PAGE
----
Don't blame new-mommy nerves; even the most seasoned parent can get a little flustered in the baby bottle aisle. If you've decided to bottle-feed your baby, you'll want to choose something that works with any issues or preferences your baby has. Whether you're supplementing or your baby will be exclusively bottle-fed, your safety requirements and your little one's choice will determine the right baby bottle for him. It might take some trial and error, but you can avoid any bottle drama with these tips.
Since you'll find plenty of contenders in the baby bottle arena, you should know that you can mix and match with most bottles. If your baby prefers one type of nipple with a different kind of bottle, it's totally fine as long as each can be used properly with the other. When you're choosing nipples, keep in mind that your baby's mouth and reflexes are naturally designed to eat from the breast. That means that the closer the shape and texture a nipple is to the breast, the easier it'll be for your baby to adapt and eat.
- Latex: Latex nipples are traditionally the softest type of nipple and they're easier to compress, which means smaller mouths—pay attention, preemie moms—have an easier time using them. Unfortunately, latex nipples don't last as long as other nipples, so you might find yourself replacing them more often when they become cracked and worn.
- Silicone : Silicone nipples are made of a harder material. While they're still flexible, they're probably best for older babies. Luckily, they last longer than latex nipples so you'll replace them less often.
- Flat: If you're supplementing your breastfeeding efforts with a bottle, nipple confusion can throw your baby off and result in a breastfeeding strike. Keep your baby happy by choosing flat-topped nipples that mimic the shape and the feel of your breast to keep your little one nursing like a champ.
- Orthodontic. Have you ever seen nipples that have a large, flat bulb on the end? These are orthodontic nipples and they work well for babies that have palate issues. They aren't commonly necessary in healthy, normal babies.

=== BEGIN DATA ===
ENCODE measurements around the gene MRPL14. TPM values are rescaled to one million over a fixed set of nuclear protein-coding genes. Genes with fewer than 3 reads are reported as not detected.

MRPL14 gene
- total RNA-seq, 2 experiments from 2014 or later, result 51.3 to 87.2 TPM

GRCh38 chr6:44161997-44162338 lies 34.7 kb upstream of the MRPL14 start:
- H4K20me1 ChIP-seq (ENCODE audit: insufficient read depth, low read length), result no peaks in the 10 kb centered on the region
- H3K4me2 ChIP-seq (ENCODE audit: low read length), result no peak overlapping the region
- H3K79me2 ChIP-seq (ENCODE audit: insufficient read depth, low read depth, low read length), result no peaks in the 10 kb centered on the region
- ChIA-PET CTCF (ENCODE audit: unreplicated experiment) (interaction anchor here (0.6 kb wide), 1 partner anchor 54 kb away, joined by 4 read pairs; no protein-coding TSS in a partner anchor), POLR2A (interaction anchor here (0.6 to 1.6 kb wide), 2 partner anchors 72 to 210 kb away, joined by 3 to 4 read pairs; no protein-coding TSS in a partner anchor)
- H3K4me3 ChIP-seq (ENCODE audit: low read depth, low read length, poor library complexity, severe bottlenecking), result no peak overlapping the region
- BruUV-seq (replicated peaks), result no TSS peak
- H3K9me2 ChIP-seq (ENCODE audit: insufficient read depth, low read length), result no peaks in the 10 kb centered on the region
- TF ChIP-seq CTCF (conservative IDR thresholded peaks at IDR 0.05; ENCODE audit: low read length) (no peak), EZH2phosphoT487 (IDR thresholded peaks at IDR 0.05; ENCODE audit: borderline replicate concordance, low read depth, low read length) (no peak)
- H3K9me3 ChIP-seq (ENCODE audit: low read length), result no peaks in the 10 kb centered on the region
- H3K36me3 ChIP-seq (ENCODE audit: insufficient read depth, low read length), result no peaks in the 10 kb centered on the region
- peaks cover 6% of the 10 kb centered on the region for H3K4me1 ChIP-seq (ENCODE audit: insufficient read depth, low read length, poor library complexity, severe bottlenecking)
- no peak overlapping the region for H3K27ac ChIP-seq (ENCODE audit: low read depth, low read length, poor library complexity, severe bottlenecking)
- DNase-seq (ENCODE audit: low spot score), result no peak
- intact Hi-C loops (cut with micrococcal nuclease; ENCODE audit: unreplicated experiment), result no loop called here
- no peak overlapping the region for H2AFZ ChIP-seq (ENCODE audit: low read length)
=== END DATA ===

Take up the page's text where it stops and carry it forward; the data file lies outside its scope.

- Flow. Once you've chosen your nipple shape and material, pay attention to the flow level of any nipple. Younger infants definitely need a slower flow to match their lazy eating habits, while babies over six months are more eager to eat and can switch to fast-flow nipples. Of course, some babies are content to nosh leisurely until they've weaned completely—you don't need to switch until your baby starts showing impatience or frustration during feeding.
So, you've scouted out the best nipples for the age of your baby and any issues he might have, but now it's time to find an actual bottle that you like. You can choose from plastic, glass or bag-based baby bottles, but your baby will be your tiny dictator in choosing which one works.
- Plastic. Plastic baby bottles might net you a few glares from the competitive mom on the street, only because they've endured negative attention due to toxins found in some types of plastic. But plastic baby bottles are completely safe as long as they're made from polyethylene, not polycarbonate, which has been known to leach bisphenol-A into milk at high temps. But if you're on the go and worried about breaking glass, plastic bottles can be a super convenient and portable choice.
- Glass. Some parents are so concerned about the bad news about baby bottles that they've switched to glass completely. Glass holds up really well, especially if you're heating and cooling the bottles often, which can deteriorate plastic. While they're more delicate than plastic bottles, your diaper bag is probably so overstuffed with diapers, blankets and toys that it's unlikely a glass bottle will break when you're toting it around.
- Bags. If your baby is of the gassy variety, you know feeding time can be stressful. Priska Diaz, CEO of Bittylab, a baby products company, points out that "maintaining an air-free environment while baby feeds helps the baby not swallow air while feeding." Bags collapse as they empty, which helps limit the amount of air your baby swallows while eating. She points out that it's only effective if you check the bag, squeezing air out as necessary. This should help limit fussiness due to gas after feeding for a happier baby—and who doesn't want that?
In the end, choosing a bottle is a lot like getting pregnant in the first place: sometimes, it just doesn't happen on the first try. By testing out different combinations of bottles and nipples, you'll have a better chance at settling the battle of the bottles. Then, when your baby's about eight months, you can introduce him to a sippy and the search will be on for the best cup instead.